• His brother, the Prophet preached that Indians should reject White ways and embrace their heritage

  • The brothers have a large following but their hopes are destroyed at the battle of fallen Timbers


American shortcomings in the war of 1812

American Shortcomings in The War of 1812

  • The military is poorly trained and led

  • The U.S. navy is no match for the British navy

  • American forces attempt to seize Canada but are poorly led and militia forces

  • Americans are forced to fight a defensive war against an invading professional army


The battle of thames

The Battle of Thames

  • October 5, 1813, British and Indian forces are defeated by American forces in Canada

  • Tecumseh’s death ends Indian resistance in the Ohio River Valley


The death of tecumseh

The Death of Tecumseh


The british burn the capital

The British Burn the Capital

  • August 1814, the British Army invades the United States and marches on Washington D.C.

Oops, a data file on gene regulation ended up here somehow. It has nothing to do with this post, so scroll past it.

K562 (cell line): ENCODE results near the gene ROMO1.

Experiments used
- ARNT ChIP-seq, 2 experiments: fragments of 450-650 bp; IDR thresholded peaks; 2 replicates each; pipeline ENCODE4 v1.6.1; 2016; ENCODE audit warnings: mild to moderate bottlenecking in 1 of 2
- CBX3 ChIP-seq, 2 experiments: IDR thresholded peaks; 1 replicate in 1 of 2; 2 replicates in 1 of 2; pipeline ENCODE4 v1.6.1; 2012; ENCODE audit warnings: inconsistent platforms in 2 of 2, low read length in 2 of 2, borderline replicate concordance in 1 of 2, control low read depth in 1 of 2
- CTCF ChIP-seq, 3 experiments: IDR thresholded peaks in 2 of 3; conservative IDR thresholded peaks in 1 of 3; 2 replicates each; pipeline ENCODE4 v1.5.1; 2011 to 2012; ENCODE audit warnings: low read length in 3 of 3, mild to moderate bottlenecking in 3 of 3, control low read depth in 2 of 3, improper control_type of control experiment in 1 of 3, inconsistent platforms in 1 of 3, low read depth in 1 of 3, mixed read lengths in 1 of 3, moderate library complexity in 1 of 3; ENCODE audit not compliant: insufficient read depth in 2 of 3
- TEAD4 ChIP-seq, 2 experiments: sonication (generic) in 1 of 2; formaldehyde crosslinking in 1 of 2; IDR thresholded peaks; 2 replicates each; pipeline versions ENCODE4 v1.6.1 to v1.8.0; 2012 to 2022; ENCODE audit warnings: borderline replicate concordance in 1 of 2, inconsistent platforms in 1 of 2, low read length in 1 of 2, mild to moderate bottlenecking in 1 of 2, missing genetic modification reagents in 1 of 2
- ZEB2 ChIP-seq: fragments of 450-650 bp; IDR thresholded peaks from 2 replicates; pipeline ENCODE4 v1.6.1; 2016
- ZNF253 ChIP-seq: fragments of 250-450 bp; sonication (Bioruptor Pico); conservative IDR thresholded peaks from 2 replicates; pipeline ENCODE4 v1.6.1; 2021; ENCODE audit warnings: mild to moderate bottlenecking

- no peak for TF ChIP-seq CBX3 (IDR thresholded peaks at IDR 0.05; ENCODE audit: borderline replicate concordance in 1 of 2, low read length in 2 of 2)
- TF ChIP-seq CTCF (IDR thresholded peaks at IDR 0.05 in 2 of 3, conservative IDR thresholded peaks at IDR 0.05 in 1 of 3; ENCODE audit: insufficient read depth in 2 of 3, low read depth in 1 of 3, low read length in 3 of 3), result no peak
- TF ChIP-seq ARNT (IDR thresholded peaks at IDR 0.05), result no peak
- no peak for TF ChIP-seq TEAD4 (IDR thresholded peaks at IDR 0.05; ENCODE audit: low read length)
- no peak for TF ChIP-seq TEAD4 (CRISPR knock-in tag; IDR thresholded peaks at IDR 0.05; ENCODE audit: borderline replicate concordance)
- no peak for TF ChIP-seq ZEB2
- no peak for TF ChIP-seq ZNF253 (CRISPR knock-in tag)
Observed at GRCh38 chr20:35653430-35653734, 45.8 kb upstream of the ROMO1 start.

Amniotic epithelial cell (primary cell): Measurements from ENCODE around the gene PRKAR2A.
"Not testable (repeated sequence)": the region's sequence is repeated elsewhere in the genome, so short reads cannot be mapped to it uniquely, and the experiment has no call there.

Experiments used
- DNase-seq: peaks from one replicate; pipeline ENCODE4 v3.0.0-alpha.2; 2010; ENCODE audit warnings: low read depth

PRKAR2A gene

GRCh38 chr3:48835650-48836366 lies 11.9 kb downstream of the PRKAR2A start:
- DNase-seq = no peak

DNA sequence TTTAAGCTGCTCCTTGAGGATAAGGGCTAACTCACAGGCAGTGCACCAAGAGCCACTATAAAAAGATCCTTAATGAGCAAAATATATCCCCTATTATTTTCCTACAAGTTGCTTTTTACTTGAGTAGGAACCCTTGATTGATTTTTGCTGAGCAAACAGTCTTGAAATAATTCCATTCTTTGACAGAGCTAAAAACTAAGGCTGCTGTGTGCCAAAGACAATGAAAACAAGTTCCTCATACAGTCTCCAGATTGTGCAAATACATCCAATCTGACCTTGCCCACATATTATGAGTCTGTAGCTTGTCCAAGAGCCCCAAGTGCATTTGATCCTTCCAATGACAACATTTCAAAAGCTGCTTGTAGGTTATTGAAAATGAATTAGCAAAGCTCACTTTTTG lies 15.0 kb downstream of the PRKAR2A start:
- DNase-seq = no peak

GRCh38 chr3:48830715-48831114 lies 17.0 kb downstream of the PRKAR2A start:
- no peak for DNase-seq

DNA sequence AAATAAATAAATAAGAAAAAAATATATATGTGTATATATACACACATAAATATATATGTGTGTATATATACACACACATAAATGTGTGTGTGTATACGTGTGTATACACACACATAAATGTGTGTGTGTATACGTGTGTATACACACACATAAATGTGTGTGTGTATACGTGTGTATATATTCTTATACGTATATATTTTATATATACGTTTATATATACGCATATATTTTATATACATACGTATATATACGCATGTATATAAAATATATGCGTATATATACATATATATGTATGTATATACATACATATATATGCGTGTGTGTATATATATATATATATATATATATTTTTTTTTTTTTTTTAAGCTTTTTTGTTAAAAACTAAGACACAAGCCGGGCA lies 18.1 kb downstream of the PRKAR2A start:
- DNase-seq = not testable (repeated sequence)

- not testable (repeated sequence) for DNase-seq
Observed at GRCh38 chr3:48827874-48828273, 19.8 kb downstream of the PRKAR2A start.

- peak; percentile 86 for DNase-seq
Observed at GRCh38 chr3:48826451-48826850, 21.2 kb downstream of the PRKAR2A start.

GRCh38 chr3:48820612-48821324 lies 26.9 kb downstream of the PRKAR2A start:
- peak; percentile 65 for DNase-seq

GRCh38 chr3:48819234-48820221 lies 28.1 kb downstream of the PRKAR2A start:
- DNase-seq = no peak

• After a brief fight the city surrenders and nearly all government buildings are razed by fire

  • Madison rallies the American public after this defeat


The star spangled banner

“The Star Spangled Banner”

  • Francis Scott Key, a prisoner on a British barge witnessed the British bombardment of Fort McHenry, near Baltimore for 12 hours

  • In the morning he observed that the American flag still flew over the fort and writes a poem called “The Defence of Ft McHenry” it eventually becomes a song “The Star Spangled Banner”

  • Americans rally to the war effort after the capital is burnt down